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java.security
public final class: SignedObject [javadoc | source]
java.lang.Object
   java.security.SignedObject

All Implemented Interfaces:
    java$io$Serializable

SignedObject is a class for the purpose of creating authentic runtime objects whose integrity cannot be compromised without being detected.

More specifically, a SignedObject contains another Serializable object, the (to-be-)signed object and its signature.

The signed object is a "deep copy" (in serialized form) of an original object. Once the copy is made, further manipulation of the original object has no side effect on the copy.

The underlying signing algorithm is designated by the Signature object passed to the constructor and the verify method. A typical usage for signing is the following:

Signature signingEngine = Signature.getInstance(algorithm,
                                                provider);
SignedObject so = new SignedObject(myobject, signingKey,
                                   signingEngine);

A typical usage for verification is the following (having received SignedObject so):

Signature verificationEngine =
    Signature.getInstance(algorithm, provider);
if (so.verify(publickey, verificationEngine))
    try {
        Object myobj = so.getObject();
    } catch (java.lang.ClassNotFoundException e) {};

Several points are worth noting. First, there is no need to initialize the signing or verification engine, as it will be re-initialized inside the constructor and the verify method. Secondly, for verification to succeed, the specified public key must be the public key corresponding to the private key used to generate the SignedObject.

More importantly, for flexibility reasons, the constructor and verify method allow for customized signature engines, which can implement signature algorithms that are not installed formally as part of a crypto provider. However, it is crucial that the programmer writing the verifier code be aware what Signature engine is being used, as its own implementation of the verify method is invoked to verify a signature. In other words, a malicious Signature may choose to always return true on verification in an attempt to bypass a security check.

The signature algorithm can be, among others, the NIST standard DSA, using DSA and SHA-1. The algorithm is specified using the same convention as that for signatures. The DSA algorithm using the SHA-1 message digest algorithm can be specified, for example, as "SHA/DSA" or "SHA-1/DSA" (they are equivalent). In the case of RSA, there are multiple choices for the message digest algorithm, so the signing algorithm could be specified as, for example, "MD2/RSA", "MD5/RSA" or "SHA-1/RSA". The algorithm name must be specified, as there is no default.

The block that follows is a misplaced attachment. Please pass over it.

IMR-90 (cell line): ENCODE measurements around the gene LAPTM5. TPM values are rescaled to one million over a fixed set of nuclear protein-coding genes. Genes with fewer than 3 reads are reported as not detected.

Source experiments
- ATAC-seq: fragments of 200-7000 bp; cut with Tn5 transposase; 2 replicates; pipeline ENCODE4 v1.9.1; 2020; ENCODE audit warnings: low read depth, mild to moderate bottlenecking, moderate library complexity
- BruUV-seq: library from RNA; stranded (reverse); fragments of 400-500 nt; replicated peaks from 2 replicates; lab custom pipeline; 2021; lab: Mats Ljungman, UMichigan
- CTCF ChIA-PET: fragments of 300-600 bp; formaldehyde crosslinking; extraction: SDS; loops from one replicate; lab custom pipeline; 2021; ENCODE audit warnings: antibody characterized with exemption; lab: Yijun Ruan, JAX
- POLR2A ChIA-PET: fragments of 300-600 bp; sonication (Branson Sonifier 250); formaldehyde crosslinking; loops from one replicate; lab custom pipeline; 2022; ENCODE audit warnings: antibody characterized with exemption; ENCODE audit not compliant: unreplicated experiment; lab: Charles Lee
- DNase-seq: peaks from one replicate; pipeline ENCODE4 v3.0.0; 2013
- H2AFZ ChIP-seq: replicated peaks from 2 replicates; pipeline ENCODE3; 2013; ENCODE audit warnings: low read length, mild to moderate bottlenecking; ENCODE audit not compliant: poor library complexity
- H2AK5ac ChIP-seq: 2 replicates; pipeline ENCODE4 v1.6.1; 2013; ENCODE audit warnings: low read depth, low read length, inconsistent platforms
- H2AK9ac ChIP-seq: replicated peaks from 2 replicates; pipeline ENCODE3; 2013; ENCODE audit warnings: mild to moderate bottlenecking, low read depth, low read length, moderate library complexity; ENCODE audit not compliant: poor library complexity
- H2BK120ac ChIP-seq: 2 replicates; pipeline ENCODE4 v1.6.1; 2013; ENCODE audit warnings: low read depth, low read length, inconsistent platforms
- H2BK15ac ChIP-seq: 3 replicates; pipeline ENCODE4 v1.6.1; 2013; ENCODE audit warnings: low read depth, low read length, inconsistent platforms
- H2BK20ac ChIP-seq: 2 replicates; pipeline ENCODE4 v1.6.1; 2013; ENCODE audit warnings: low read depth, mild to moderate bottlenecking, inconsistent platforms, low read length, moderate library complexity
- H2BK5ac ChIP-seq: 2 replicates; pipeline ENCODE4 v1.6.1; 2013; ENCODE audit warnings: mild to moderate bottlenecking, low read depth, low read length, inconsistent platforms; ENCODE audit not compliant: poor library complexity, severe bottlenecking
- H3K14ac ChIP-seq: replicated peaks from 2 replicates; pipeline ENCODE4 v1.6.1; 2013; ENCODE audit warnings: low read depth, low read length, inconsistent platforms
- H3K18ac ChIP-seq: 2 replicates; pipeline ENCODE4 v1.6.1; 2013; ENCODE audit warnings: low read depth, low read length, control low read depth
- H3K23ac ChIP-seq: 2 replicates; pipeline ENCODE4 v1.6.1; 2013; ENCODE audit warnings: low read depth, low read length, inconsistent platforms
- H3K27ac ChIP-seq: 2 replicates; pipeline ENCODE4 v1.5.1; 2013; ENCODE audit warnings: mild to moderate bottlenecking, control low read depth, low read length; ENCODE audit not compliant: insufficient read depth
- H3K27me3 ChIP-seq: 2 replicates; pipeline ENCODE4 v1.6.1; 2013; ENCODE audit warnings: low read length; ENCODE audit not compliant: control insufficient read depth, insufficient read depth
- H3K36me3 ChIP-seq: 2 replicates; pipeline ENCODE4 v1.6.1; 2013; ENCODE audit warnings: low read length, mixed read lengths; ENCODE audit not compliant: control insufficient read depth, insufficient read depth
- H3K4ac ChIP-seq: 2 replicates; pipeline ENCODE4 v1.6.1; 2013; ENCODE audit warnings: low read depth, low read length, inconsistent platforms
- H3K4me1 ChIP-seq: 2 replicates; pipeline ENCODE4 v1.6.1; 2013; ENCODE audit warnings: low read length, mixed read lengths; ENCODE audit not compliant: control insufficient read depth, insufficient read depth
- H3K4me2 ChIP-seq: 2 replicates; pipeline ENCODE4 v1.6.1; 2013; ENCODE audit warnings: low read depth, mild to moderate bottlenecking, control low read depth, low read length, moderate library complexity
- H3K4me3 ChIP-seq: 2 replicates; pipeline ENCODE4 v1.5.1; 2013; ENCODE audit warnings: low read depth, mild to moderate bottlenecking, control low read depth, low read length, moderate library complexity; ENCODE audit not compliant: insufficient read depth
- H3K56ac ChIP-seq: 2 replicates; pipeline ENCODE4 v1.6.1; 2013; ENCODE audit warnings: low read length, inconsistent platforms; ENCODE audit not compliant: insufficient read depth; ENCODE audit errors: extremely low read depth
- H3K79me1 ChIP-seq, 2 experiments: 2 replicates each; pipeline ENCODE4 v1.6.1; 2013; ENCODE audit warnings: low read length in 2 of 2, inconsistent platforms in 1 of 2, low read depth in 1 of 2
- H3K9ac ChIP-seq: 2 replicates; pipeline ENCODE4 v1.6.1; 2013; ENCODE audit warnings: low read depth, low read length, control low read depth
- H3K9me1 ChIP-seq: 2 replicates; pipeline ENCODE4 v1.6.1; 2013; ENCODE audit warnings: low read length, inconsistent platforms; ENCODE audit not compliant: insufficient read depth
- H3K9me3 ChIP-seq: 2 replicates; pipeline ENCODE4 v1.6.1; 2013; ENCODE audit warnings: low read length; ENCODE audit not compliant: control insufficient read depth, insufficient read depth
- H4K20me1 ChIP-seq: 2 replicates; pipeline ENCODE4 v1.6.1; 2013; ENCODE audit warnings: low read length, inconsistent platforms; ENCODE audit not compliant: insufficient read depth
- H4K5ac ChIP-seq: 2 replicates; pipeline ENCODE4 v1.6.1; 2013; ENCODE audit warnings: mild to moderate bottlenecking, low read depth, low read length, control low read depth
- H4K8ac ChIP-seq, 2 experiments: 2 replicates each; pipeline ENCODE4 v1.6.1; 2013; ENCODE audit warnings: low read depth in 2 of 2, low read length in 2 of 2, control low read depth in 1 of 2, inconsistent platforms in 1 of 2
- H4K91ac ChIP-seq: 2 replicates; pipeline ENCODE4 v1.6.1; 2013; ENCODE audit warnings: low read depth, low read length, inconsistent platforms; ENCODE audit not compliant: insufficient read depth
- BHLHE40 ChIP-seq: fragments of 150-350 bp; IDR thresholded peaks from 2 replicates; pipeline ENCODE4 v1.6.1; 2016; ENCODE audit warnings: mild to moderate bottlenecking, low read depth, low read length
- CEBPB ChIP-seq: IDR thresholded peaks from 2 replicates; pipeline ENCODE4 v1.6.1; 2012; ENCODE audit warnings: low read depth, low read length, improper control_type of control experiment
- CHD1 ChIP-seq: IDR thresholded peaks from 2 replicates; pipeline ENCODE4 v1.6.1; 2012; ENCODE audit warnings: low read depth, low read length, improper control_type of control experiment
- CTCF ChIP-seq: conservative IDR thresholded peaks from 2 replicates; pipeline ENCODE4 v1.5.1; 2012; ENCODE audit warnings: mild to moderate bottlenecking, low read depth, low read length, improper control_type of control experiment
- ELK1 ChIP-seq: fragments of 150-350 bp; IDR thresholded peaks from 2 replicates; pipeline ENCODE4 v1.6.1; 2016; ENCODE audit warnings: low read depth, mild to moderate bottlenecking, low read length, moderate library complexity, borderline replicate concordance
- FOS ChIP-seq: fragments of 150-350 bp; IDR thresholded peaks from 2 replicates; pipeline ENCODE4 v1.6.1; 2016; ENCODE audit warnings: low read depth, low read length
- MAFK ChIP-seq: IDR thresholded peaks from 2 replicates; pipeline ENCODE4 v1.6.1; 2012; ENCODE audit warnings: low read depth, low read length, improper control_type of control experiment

The name of the Cryptography Package Provider is designated also by the Signature parameter to the constructor and the verify method. If the provider is not specified, the default provider is used. Each installation can be configured to use a particular provider as default.

Potential applications of SignedObject include:

Constructor:
 public SignedObject(Serializable object,
    PrivateKey signingKey,
    Signature signingEngine) throws IOException, InvalidKeyException, SignatureException 
    Constructs a SignedObject from any Serializable object. The given object is signed with the given signing key, using the designated signature engine.
    Parameters:
    object - the object to be signed.
    signingKey - the private key for signing.
    signingEngine - the signature signing engine.
    Throws:
    IOException - if an error occurs during serialization
    InvalidKeyException - if the key is invalid.
    SignatureException - if signing fails.
    exception: IOException - if an error occurs during serialization
    exception: InvalidKeyException - if the key is invalid.
    exception: SignatureException - if signing fails.
Method from java.security.SignedObject Summary:
getAlgorithm,   getObject,   getSignature,   verify
Methods from java.lang.Object:
clone,   equals,   finalize,   getClass,   hashCode,   notify,   notifyAll,   toString,   wait,   wait,   wait
Method from java.security.SignedObject Detail:
 public String getAlgorithm() 
    Retrieves the name of the signature algorithm.
 public Object getObject() throws IOException, ClassNotFoundException 
    Retrieves the encapsulated object. The encapsulated object is de-serialized before it is returned.
 public byte[] getSignature() 
    Retrieves the signature on the signed object, in the form of a byte array.
 public boolean verify(PublicKey verificationKey,
    Signature verificationEngine) throws InvalidKeyException, SignatureException 
    Verifies that the signature in this SignedObject is the valid signature for the object stored inside, with the given verification key, using the designated verification engine.